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The difference between disloyalty and dissent

Friday, September 27, 2006. High Tea with Sandy and Vern Buchanan. At the Ritz. With extra-special guest, Laura Bush.

“Responsible candidates understand that the men and women of our military are risking their lives for us overseas, and that we must conduct our debate here at home in a way that does not jeopardize our troops in harm’s way,” the First Lady said. She also stated that “People around the world are listening to these discussions.”

Allow me to translate:

“Unless you want to look like a disloyal, anti-American, you better not speak out against the war – and if you do, American soldiers will die and the responsibility will be yours.”

In other words, anyone who expresses ideas that are not in alignment with the Bush administration’s agenda in Iraq, should keep their mouth shut.

And, then just in case you’re as dumb as a bush, I mean, as a post, she adds justification for such censorship: you’ll be jeopardizing the lives of American troops.

Excuse me, First La-di-da, our troops are in harm’s way because your husband has put them there.

Now, usually, I don’t pay a lot of attention to the First Lady and here’s why: As little as I think of her husband, I think even less of her for paying such tight-lipped service to her husband’s havoc-wreaking prehensile dysfunction.

But in her address to the ladies at High Tea, Mrs. Bush stepped so egregiously into a fieldful of double-speak horse manure that I think she needs a reminder in what constitutes “responsible” speech and behavior toward one’s country.

Laura Bush would have us believe that dissent equals disloyalty, and that’s just not true. She’d have us believe that “responsible” individuals should avoid plain speech – even if it’s the truth — and speak only in carefully crafted code language – like her own.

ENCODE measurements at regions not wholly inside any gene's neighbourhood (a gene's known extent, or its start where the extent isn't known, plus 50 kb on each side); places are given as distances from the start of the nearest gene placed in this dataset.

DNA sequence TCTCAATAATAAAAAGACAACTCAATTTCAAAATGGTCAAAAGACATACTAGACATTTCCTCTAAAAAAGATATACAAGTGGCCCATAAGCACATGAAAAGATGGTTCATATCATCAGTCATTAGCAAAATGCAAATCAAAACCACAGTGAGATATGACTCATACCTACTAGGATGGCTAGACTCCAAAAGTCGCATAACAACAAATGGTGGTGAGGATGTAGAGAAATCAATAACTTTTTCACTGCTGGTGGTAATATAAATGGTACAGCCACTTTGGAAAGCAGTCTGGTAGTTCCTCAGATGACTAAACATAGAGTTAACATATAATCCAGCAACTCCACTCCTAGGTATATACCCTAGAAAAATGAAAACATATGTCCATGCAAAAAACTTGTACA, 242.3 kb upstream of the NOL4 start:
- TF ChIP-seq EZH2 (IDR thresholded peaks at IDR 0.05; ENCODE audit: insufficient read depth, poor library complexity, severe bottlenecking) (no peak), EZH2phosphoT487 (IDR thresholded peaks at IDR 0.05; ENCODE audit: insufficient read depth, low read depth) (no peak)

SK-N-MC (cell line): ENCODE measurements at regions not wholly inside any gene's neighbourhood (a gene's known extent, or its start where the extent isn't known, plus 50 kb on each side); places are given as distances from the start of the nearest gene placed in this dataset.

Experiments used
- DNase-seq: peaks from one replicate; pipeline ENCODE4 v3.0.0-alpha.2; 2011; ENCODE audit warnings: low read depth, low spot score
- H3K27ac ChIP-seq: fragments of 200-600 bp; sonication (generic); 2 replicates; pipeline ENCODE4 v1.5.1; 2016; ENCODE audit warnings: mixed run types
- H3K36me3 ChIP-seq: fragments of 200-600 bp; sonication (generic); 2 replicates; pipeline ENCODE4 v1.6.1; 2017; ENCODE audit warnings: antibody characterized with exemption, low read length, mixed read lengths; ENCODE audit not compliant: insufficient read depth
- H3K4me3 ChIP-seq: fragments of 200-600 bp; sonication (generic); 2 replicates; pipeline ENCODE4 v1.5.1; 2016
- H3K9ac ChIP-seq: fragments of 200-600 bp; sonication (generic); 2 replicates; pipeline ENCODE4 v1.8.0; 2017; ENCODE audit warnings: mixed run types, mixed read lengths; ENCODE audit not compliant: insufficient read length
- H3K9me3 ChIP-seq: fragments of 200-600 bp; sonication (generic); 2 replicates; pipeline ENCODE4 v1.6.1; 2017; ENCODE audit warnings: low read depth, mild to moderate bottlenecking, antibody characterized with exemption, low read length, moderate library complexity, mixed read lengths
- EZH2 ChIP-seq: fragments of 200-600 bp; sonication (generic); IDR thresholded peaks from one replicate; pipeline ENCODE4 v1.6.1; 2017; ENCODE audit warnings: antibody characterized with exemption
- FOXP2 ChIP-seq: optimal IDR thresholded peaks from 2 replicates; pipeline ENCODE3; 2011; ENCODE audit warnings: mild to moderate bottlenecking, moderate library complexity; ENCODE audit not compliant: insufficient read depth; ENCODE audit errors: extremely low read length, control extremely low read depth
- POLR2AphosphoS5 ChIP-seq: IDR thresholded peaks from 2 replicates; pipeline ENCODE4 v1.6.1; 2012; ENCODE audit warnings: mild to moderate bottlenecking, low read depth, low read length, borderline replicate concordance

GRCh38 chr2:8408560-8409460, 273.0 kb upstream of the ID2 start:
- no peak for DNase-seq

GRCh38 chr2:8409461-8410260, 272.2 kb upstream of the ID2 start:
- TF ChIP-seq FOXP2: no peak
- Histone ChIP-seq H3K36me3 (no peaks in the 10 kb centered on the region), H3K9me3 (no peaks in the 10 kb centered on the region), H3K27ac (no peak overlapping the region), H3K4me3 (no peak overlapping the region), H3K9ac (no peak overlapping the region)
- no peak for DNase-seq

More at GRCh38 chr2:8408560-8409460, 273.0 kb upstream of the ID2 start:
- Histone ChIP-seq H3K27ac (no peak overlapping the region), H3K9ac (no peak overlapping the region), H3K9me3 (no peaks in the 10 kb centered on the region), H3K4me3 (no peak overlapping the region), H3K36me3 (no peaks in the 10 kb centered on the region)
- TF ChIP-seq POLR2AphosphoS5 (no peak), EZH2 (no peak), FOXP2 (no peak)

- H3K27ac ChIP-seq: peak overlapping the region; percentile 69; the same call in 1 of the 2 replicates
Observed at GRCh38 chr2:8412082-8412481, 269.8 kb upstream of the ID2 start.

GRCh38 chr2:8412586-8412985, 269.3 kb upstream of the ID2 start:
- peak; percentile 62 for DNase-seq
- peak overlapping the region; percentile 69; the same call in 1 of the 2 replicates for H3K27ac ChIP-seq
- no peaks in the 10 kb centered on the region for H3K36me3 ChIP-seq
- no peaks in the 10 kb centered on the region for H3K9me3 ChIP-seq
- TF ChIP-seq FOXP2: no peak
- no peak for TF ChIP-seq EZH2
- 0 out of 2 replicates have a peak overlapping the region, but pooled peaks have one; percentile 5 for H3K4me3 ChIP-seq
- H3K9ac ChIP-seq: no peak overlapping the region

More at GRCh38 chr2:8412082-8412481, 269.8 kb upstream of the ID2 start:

A little lesson in the difference between disloyalty and dissent from a rather famous Republican:

“Here in America we are descended in blood and in spirit from revolutionists and rebels – men and women who dare to dissent from accepted doctrine. As their heirs, we may never confuse honest dissent with disloyal subversion.” – Dwight D. Eisenhower

Disloyalty is the quality of not being true to one’s duty or obligation, and by that definition, an argument may be made that it is President and Mrs. Bush who are acting in ways that are disloyal.

Last time I counted, no American soldier has lost his or her life on Iraqi soil because an American citizen expressed opposition to the war.

But plenty have been seriously injured or killed because our President hasn’t lived up to the duty of his office by insisting that those whom he would put in harm’s way be at least provided with the basics of adequate armor.

To wit:

Disloyalty is a President who sends American soldiers into combat with unarmored and soft-topped Humvees — the vulnerability of which has made them a target of choice for roadside and suicide attacks. Since 2003, hundreds of soldiers have died inside these easy-target deathtraps.

Disloyalty is a President who sends American soldiers into combat without even the basic Kevlar Interceptor vests (capable of stopping AK-47 rounds) or the ceramic insert plates needed for torso protection. Under G.W.’s watch, soldiers have been reduced to wearing inadequate armor, sharing protective vests or simply going without. A late 2005 study by the Office of the Armed Forces Medical Examiner concluded that at least 74 American soldiers have died unnecessarily due to a lack of basic protective gear.

Disloyalty is a First Lady who delivers a thinly veiled warning against those who would exercise their most American of rights – the right to speak out freely and without fear of reprisal against an administration and a war they do not support.

And dissent?

Dissent is this column.

Posted on October 31st, 2006Comments RSS Feed

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